Friday, 4 March 2011

Loyalty / Betrayal: Explain how both emerge in the novel.

The development of the relationship between Winston and Julia is founded on the concepts of loyalty and individual betrayal. From the beginning of their relationship, the two recognize that their relationship will end with torture, betrayal, and death.  No other alternative is possible.  This only serves to strengthen the pair’s loyalty to each other, as they imagine themselves dying an idealized death of a martyr, loving each other until the end.  This sentiment is depicted in Winston’s statement: “I don’t mean confessing.  Confession is not betrayal.  What you say or do doesn’t matter: only feelings matter.  If they could make me stop loving you – that would be the real betrayal,” (173) and Julia’s refusal to believe that the Thought Police could ever stop her from loving him.  However, at the end of the novel, Winston betrays Julia.  In effect, he commits the greatest betrayal of all – he stops loving her.  By doing so, he not only betrays the Brotherhood and everything he ever believed in, but also betrays Julia on a intimate, individual level.  Winston’s terror of rats outweighs his love for her.  We later learn that Julia allowed her fear to outweigh her love for him as well.  Their love for each other was overpowered by their greatest fear.  All in all, Winston and Julia’s character development is based as much on individual betrayal as it is on loyalty and love.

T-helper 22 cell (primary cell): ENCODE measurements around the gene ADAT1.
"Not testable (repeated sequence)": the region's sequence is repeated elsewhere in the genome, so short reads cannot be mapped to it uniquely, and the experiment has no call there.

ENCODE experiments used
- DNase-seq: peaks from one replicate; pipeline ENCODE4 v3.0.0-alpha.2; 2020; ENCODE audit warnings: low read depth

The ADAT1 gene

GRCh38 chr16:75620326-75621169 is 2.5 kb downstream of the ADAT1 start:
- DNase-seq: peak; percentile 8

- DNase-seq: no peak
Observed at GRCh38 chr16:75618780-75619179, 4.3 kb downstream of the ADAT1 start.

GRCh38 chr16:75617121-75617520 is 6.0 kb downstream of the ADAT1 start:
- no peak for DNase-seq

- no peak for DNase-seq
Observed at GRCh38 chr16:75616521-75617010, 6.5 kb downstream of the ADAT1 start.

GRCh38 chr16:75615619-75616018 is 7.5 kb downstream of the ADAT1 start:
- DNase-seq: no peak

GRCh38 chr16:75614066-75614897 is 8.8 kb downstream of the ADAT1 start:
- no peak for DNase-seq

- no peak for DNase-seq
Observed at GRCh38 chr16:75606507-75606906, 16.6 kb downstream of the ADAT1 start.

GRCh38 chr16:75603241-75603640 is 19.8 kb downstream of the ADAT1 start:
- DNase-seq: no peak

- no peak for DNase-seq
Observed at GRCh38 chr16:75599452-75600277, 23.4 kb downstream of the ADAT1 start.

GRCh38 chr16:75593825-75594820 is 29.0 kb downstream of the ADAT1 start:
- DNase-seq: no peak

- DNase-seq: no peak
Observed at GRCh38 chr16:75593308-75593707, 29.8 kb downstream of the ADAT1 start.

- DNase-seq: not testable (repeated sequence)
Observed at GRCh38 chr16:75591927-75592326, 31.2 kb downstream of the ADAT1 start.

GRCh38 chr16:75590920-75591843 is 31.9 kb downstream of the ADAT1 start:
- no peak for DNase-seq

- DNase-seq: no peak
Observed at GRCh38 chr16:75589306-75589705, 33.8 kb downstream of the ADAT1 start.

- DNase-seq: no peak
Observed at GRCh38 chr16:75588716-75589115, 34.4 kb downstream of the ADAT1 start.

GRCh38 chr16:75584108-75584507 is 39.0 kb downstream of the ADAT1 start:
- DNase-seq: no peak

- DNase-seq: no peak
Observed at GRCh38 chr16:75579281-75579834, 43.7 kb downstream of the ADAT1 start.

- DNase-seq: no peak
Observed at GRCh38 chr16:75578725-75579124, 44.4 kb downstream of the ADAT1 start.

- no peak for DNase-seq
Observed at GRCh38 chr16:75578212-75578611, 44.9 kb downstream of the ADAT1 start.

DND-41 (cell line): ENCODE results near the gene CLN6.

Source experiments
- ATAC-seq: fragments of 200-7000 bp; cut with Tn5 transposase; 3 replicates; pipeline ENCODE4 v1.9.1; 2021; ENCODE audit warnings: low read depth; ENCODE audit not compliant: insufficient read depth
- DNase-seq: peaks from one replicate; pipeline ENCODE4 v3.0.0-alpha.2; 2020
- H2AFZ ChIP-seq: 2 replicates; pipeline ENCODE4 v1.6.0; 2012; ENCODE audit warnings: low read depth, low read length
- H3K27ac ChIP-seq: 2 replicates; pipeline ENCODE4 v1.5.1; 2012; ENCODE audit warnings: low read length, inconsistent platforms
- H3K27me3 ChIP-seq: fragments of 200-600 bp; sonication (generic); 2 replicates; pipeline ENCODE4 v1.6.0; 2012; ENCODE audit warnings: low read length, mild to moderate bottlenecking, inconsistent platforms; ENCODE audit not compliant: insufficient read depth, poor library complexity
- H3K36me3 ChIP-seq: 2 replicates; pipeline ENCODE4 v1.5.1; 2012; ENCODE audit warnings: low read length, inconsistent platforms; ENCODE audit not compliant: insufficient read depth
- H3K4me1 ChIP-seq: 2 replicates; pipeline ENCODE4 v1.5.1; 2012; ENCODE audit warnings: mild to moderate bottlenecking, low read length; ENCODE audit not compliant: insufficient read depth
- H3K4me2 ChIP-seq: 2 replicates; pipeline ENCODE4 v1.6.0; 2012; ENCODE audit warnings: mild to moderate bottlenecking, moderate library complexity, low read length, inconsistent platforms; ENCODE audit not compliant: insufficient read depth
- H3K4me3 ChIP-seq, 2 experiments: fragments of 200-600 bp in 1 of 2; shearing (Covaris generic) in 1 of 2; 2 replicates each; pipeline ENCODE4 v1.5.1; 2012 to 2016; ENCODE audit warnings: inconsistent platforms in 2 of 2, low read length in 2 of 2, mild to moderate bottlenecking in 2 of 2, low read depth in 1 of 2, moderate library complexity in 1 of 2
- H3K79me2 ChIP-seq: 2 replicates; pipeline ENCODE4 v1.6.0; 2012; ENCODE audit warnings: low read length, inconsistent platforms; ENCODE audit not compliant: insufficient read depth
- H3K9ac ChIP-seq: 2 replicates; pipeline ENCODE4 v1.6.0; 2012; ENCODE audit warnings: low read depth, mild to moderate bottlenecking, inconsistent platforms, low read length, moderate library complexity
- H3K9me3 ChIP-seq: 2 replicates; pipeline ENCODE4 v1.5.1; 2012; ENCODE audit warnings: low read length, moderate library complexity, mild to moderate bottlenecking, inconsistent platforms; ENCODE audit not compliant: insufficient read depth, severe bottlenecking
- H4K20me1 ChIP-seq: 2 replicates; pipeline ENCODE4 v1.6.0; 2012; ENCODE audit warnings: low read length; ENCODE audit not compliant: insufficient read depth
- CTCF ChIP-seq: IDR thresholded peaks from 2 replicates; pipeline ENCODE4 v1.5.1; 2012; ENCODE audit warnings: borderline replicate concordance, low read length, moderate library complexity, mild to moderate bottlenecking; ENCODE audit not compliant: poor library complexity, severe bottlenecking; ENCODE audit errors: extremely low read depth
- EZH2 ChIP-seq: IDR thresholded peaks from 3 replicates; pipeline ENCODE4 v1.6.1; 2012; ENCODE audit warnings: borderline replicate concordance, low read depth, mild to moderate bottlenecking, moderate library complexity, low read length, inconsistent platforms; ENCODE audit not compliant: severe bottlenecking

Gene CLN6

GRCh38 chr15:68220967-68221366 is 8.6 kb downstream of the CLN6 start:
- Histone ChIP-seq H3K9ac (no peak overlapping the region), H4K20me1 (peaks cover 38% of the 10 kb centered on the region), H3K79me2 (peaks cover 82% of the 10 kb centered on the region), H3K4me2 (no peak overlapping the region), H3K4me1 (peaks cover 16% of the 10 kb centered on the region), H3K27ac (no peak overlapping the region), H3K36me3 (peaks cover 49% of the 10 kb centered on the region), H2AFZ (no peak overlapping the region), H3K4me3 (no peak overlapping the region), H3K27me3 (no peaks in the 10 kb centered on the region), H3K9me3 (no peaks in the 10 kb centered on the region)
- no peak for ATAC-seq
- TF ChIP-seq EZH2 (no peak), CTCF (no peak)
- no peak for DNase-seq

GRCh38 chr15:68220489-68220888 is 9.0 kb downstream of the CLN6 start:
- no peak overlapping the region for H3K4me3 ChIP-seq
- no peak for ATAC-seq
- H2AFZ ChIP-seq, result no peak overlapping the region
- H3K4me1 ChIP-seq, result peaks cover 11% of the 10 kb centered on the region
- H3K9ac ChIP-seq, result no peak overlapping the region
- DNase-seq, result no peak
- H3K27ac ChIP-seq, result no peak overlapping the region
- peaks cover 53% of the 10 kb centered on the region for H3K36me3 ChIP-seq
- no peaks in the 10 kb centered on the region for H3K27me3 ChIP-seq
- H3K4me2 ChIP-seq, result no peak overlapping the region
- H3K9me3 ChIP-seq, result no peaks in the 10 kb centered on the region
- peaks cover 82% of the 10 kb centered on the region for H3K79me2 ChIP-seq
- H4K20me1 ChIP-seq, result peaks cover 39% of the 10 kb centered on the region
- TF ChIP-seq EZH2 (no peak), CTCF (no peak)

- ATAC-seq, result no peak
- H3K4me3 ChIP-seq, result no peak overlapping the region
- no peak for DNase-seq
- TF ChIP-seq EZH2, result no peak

Just as Julia and Winston’s relationship is determined by the concepts of loyalty and betrayal, the population’s relation with Big Brother is thus determined as well.  The Party is fiercely loyal to Big Brother.  Families are expected to allow loyalty to Big Brother to outweigh loyalty to any other person, be it son, daughter, mother, father, husband, or wife.  For example, Parsons is so loyal to the Party that he is glad to have been captured and brought to the Ministry of Love before he could do any harm to the Party.  Children frequently turn in their parents to the Thought Police, as they allow their love of Big Brother to tear apart their family.  Loyalty to the Party and to Big Brother is crucial to his reign, and betrayal is equally important to the survival of the Party.  The slightest infringement against the doctrine of Big Brother is punished swiftly and harshly.   As previously stated, betrayal of family members is not only commonplace, but encouraged by the government.  Betrayal of a fellow comrade allows the Party to purge the population of dissidents.  Also, in order to follow the Party, one must betray themselves by using doublethink.  In order to doublethink, one must unconsciously forget and remember conflicting information.  This is a betrayal in that you cannot formulate a true opinion about events while being essentially brainwashed by the government.  In this way, the Party repays its members’ loyalty with betrayal.  In brief, Big Brother is reliant on both his people’s loyalty and their individual betrayals to each other in order to remain in power.